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Friday, Dec 14, 2012

* A new study conducted for the Illinois Chamber claims that fracking could bring big bucks and lots of jobs to Illinois

Hydraulic fracturing in Southern Illinois has the potential to create more than 47,000 jobs and more than $9.5 billion in economic impact, according to a study released Thursday by the Illinois Chamber Foundation.

The study, conducted over the last four months, is the first of its kind to focus entirely on the state’s potential with regard to increased horizontal drilling and hydraulic fracturing, or fracking, the chamber said. The study, based on the potential of the state’s New Albany shale field, was administered by economist David Loomis, a professor at Illinois State University.

Laying out three possible scenarios for exploring natural gas production — low, medium and high — Mr. Loomis determined a range of economic outcomes that could benefit Illinois based on the amount of labor and equipment supplied from inside and outside the state.

But

Illinois Geological Survey Director Don McKay cautioned that the formation may never be capable of producing a boom, based on the work of the agency’s recently retired expert on the subject, David Morse.

“His assessment is that our New Albany Shale resource in Illinois probably doesn’t contain a lot of gas,” McKay said. “Our shale because of its geological history was not subjected to the high temperatures for the long range of time that would be required.”

And

Chamber member Tom Wolf said the business group hopes lawmakers consider those potential effects as they work on Senate Bill 3280. The legislation would set up regulations for hydraulic fracturing, which detractors call fracking, and other drilling techniques that would be used to explore the New Albany formation.

“The industry’s at the table because they want a road map that helps them in the long term,” Wolf said, adding that the oil and gas industry hopes to talk the state out of setting fees to mitigate wear and tear on roads and impacts on the environment before it knows what the formation might produce. “What I’m trying to avoid is impact fees and taxes based on the hope that this (drilling) will come about and that would scare people away.”

* Moody’s lowered Illinois’ credit outlook from “stable” to “negative” yesterday

“The negative outlook reflects our view that the state’s pension funding pressures are likely to persist and perhaps worsen in the near term,” Moody’s said in its report. “Moreover, fiscal 2014 marks the last year before Illinois’ 2011 income tax increases are partly unwound, putting the state on track to deal with simultaneous growth in pension funding needs and loss of revenue.”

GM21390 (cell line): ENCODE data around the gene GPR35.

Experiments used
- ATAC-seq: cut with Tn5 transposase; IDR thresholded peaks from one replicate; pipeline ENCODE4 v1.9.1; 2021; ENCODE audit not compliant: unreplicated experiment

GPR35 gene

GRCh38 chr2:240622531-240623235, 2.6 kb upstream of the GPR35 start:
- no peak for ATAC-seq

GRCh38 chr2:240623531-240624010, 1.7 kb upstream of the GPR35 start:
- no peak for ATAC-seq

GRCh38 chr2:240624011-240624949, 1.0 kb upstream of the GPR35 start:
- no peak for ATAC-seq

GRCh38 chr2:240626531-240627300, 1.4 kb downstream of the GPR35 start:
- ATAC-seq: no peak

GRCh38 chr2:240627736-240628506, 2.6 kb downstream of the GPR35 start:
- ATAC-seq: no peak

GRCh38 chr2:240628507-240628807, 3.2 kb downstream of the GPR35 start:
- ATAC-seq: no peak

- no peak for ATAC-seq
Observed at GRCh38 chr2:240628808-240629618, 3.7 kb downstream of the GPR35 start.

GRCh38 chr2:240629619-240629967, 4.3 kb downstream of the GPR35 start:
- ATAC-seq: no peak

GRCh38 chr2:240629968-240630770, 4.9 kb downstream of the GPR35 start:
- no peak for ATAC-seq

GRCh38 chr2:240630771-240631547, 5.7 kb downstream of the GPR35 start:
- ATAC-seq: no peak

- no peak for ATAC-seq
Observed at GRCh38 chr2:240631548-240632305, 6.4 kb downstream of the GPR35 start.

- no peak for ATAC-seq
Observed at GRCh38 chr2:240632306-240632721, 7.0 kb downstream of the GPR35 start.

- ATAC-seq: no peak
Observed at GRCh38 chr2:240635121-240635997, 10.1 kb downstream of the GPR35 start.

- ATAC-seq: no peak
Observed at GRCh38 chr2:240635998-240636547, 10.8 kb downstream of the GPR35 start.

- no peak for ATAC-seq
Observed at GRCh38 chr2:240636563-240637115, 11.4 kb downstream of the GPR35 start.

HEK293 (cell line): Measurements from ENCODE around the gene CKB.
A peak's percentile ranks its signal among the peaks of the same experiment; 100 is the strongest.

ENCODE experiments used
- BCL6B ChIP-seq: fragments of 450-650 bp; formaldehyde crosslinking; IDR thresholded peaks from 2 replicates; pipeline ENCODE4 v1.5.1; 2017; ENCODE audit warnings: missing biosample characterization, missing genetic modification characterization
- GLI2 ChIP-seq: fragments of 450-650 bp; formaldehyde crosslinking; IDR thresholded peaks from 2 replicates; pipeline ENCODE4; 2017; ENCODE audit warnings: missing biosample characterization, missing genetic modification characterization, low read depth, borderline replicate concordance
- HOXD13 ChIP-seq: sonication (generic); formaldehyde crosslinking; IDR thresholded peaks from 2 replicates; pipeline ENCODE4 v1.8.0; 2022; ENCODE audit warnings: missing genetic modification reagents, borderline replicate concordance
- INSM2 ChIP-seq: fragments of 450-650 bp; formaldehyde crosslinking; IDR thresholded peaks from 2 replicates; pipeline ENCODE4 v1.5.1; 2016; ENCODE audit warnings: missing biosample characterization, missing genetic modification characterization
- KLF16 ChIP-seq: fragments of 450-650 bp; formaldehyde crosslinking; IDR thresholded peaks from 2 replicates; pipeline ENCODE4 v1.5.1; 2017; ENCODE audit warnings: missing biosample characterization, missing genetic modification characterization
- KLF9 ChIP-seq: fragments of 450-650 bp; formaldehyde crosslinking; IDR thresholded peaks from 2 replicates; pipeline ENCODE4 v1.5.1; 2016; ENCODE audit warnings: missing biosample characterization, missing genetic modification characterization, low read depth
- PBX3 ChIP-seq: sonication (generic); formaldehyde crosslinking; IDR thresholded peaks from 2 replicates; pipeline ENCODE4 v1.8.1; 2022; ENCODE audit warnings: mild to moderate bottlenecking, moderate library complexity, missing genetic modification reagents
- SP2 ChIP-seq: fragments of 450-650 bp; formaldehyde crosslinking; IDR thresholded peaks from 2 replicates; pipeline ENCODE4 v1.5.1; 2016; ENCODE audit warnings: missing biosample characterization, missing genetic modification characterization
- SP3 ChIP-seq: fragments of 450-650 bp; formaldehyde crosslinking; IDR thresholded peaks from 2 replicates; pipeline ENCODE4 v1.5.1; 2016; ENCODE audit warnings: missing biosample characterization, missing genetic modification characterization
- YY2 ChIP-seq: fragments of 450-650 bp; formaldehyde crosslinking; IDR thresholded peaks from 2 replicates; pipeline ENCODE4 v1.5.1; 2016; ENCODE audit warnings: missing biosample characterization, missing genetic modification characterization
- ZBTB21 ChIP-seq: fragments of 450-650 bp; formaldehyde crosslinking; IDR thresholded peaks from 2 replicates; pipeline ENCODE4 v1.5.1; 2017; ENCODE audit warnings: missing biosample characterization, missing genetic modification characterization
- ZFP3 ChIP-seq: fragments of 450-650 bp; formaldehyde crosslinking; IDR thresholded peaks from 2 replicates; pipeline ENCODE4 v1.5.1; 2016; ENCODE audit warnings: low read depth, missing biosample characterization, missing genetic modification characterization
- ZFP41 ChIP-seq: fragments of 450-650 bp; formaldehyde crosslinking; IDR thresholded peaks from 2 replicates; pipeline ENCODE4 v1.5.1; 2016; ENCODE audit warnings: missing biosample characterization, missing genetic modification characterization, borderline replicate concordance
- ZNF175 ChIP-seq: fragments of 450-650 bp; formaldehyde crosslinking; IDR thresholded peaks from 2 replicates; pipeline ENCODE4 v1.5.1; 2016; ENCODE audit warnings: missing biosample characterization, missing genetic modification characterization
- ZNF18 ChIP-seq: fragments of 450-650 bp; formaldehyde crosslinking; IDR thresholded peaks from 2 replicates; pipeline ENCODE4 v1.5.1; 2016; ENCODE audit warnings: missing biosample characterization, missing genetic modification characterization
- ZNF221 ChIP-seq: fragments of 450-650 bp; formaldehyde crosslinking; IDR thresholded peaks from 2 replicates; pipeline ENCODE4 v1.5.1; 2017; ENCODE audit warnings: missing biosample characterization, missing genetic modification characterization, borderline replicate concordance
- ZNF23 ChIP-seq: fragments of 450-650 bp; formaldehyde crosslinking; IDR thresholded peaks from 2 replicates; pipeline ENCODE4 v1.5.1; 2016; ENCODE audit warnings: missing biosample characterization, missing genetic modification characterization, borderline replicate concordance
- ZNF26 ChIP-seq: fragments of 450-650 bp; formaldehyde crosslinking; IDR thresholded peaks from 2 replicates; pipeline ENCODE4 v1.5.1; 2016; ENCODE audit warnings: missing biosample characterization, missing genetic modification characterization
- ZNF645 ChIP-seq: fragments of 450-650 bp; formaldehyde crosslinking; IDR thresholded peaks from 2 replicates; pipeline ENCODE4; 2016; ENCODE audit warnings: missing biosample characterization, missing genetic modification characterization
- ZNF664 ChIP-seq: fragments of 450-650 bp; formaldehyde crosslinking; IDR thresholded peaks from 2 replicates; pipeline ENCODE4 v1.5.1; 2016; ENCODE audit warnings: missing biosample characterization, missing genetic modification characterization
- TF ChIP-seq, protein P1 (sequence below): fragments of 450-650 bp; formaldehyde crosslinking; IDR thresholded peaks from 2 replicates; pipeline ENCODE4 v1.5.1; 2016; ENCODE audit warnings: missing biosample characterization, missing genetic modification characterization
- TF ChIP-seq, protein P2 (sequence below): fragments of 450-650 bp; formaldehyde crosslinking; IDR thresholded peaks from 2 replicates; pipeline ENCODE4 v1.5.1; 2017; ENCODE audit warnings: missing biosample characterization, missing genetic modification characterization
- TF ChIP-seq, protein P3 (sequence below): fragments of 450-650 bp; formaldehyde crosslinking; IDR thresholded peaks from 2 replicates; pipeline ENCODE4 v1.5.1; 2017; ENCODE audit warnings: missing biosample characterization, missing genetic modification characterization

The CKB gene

Moody’s also pointed out that any steps likely to be taken to reform the pension system will almost certainly be challenged because the state’s constitution protects retiree benefits.

But Moody’s kept the state’s abysmal rating in place. This was mainly just a warning shot across the General Assembly’s bow ahead of the January lame duck session.

* We covered this yesterday

Gay marriage supporters said Thursday they are “within striking distance” of passing a bill that for the first time would let same-sex couples be legally wed in Illinois. […]

The two Chicago Democrats said they plan to put up the same-sex marriage bill for a vote, and they indicated they wouldn’t do that without believing it would pass. It’s a tough vote for some lawmakers to take.

But

The move carried the practical effect of mobilizing gay activists to lobby lawmakers over the holidays but also represented a tossing down of the gauntlet on the issue, revving up opponents for an intense battle. […]

[Robert Gilligan, executive director of the Catholic Conference of Illinois] knew of no lawmakers whose positions had switched from opposition to support of gay marriage

- Posted by Rich Miller        


13 Comments
  1. - western illinois - Friday, Dec 14, 12 @ 12:40 pm:

    The other downgrade had a huge effect on interest rates…..

    Somehow I think guns will be the big topic


  2. - Pot calling kettle - Friday, Dec 14, 12 @ 1:07 pm:

    ==the oil and gas industry hopes to talk the state out of setting fees to mitigate wear and tear on roads and impacts on the environment before it knows what the formation might produce==

    The fees should be set to mitigate the costs of development, and they should be set as soon as possible so the industry and local governments can accurately weigh the costs vs the benefits of development.